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10 Things Nurses Want Patients to Know

10 things nurses want patients to know

Here are 10 things nurses want patients to know while they are in the hospital. We care about you and realize that you may not have been given all the expectations. Here goes 🙂

Discharge

Don’t take it literally when your doctor says you’ll go home in the morning. It could mean you may go home:

  • after your doctor rounds the next day
  • if the other consultants on the case agree 
  • provided your lab results and vital sign measurements are normal
10 things nurses want patients to know

Don’t distract nurses during medication administration

Expect to go home some time tomorrow, but not necessarily in the morning. It looks simple, but discharge is complex. They are many steps involved in the discharge process that take time.

You should expect to be informed of your discharge criteria 

Rest

You will be woken up at night for vital signs. You may fall asleep only to be woken for a lab draw an hour later. Large departments cannot always synchronize services.

You can request that your doctor write an order for you to sleep uninterrupted all night, which will be given if you your condition allows.

You should expect patient centered care that considers your rest requirements

Food

The chef (s) do their best, but they work within so many dietary restrictions that the food is bland. It’s because you are in a hospital, not a restaurant. Butter is what makes many restaurant dishes tasty, and hospitals don’t do butter.

 Nurses are concerned about your nutrition but do not prepare food trays. Complaining to your nurse about the food is like complaining to your child’s teacher about the pot holes in the school parking lot.

You should expect that you will  be given the right food for your condition

Baths

Do not expect a traditional basin and water bath as a matter of routine. Bath wipes are better for preventing infection and wash basins are a source of infection.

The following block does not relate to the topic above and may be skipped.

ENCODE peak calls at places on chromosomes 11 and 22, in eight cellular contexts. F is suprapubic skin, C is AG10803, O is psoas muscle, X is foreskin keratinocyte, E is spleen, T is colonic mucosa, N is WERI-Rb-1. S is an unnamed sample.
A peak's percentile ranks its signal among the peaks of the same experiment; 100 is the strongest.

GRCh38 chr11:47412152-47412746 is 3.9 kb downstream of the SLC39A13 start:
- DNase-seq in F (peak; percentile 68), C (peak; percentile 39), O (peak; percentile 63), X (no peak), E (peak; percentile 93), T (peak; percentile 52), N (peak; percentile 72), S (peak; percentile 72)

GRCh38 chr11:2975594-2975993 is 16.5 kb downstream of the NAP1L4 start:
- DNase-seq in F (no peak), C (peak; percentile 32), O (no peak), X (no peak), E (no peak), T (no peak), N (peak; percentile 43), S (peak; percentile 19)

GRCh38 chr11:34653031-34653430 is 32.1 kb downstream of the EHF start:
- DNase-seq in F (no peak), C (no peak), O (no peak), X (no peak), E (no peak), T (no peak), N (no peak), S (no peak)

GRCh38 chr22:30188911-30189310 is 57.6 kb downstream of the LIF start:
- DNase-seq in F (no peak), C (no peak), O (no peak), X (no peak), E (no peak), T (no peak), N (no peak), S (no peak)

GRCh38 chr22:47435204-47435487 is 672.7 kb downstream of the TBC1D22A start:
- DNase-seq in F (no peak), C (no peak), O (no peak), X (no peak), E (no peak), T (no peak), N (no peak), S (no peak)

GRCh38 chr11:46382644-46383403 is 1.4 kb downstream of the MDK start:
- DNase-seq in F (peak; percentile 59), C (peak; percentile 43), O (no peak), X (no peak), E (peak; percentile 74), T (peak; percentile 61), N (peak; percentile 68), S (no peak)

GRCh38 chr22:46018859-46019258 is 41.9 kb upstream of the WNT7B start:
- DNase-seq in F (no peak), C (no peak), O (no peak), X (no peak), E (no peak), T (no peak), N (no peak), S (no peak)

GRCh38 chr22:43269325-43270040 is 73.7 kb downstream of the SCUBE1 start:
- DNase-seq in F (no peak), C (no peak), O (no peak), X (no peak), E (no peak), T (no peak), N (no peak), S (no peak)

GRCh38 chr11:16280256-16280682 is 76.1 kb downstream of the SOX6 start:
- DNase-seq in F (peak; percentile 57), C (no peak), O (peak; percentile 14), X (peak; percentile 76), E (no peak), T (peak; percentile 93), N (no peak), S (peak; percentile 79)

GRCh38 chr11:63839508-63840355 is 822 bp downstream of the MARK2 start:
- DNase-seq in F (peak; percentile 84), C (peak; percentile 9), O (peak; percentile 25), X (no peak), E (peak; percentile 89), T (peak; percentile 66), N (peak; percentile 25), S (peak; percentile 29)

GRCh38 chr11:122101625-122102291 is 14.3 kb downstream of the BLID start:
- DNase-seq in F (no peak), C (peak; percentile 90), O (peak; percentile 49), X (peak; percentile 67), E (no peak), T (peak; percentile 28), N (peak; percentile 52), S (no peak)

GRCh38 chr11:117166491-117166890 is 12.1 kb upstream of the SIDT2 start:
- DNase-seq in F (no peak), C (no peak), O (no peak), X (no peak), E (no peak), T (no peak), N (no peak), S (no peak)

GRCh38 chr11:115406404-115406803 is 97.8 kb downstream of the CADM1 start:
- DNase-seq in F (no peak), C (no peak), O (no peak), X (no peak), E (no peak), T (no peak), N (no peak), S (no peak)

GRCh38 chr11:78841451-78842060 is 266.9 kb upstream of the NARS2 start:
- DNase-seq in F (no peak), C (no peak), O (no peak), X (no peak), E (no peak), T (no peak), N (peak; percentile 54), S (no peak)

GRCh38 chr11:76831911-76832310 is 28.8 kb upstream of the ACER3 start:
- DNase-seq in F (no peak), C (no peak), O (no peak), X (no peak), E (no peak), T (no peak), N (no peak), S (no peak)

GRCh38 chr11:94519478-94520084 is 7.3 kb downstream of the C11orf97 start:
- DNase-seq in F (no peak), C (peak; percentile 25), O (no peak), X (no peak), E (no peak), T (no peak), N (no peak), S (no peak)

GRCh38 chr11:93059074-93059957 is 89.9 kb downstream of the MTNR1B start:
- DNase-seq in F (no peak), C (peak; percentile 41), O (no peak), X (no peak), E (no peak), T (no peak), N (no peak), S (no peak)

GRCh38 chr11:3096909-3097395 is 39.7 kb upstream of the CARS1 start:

Nurses are meticulous and knowledgable about preventing infection, such as IV site infections.  Nurses and nursing assistants are dedicated to preserving patient dignity when bathing and cleaning patients. We want you to be clean and comfortable.

You should expect evidence-based best practice around bathing and infection prevention

Get Out of Bed

Staying in bed is not good for you. Expect to be mobilized. Some evidence-based guidelines call for patients to walk within four hours of certain orthopedic surgeries. Call for help for safety, but plan to walk to the bathroom instead of using a urinal or commode.

You should expect:

  • education about the benefits of early mobilization
  • clear expectations (when, how far)
  •  assistance for safety (Physical Therapy, walkers)

Delays

10 things nurses want patients to know

When you wait…and wait

Expect to wait. Scheduling can be fluid. If you are scheduled for surgery or procedure at 0700, an emergency case can interrupt the entire chain and push you back. The doctor may be delayed, a machine may need repair, staffing may need to be adjusted.

You will not be given exact times. Nurses do not know precisely when doctors will be in- doctors do not know precisely when they will be in! You may be told “that doctor usually rounds after noon” or “before breakfast time” if the doctor has rounding habits and if the nurse knows what they are.

You should expect to be informed of delays in a timely manner

Professionalism

Multiple people from many departments will enter your room at all times of the day. They can be from Housekeeping, Lab, Admissions, and more. If a name badge is backwards, or someone does not introduce themselves, ask who they are.

You should expect all staff to introduce themselves and to have visible identification

Behind the Nurse Mask

Nurses try to be completely mindful when they are with you, but they will not share that they are on edge because there is a patient in the next room who they are extremely worried about, or that they just left the bed side of a dying patient.